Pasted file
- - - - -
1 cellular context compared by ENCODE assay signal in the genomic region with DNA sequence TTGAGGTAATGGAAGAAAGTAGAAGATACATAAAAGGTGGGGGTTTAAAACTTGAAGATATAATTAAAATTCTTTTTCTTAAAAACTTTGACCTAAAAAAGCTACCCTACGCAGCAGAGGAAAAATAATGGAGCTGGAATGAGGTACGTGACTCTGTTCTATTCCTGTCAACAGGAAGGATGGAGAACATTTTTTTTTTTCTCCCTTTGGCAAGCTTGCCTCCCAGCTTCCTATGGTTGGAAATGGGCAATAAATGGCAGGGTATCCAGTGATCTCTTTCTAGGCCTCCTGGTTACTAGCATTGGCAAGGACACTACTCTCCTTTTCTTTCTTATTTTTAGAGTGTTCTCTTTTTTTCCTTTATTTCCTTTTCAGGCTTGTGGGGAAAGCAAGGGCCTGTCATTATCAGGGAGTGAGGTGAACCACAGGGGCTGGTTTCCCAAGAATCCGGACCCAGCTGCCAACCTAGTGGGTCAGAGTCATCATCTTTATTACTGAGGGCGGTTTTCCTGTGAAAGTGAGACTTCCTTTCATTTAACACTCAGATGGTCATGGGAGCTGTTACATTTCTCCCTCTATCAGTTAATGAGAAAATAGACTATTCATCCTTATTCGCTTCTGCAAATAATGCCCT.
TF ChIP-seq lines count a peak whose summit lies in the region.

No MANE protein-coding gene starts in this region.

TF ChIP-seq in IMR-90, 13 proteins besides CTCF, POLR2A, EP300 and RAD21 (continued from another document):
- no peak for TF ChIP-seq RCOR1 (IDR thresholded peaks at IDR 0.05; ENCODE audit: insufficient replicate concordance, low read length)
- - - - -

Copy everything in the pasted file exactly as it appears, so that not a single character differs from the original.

1 cellular context compared by ENCODE assay signal in the genomic region with DNA sequence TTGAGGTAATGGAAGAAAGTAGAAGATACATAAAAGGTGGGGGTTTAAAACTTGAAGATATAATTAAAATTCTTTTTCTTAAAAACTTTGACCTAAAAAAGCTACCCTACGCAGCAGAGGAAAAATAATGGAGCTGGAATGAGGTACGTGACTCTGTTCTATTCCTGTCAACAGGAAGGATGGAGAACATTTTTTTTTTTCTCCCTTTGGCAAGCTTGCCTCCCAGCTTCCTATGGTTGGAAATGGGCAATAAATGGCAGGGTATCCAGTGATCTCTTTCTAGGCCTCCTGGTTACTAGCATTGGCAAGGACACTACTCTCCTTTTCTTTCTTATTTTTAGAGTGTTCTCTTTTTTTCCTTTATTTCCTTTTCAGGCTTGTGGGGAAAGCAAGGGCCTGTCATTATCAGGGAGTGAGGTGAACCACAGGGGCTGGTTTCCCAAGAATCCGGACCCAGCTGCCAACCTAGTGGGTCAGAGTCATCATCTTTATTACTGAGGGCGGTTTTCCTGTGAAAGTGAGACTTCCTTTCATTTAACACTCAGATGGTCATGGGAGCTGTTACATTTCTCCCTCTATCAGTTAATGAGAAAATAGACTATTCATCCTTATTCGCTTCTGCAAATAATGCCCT.
TF ChIP-seq lines count a peak whose summit lies in the region.

No MANE protein-coding gene starts in this region.

TF ChIP-seq in IMR-90, 13 proteins besides CTCF, POLR2A, EP300 and RAD21 (continued from another document):
- no peak for TF ChIP-seq RCOR1 (IDR thresholded peaks at IDR 0.05; ENCODE audit: insufficient replicate concordance, low read length)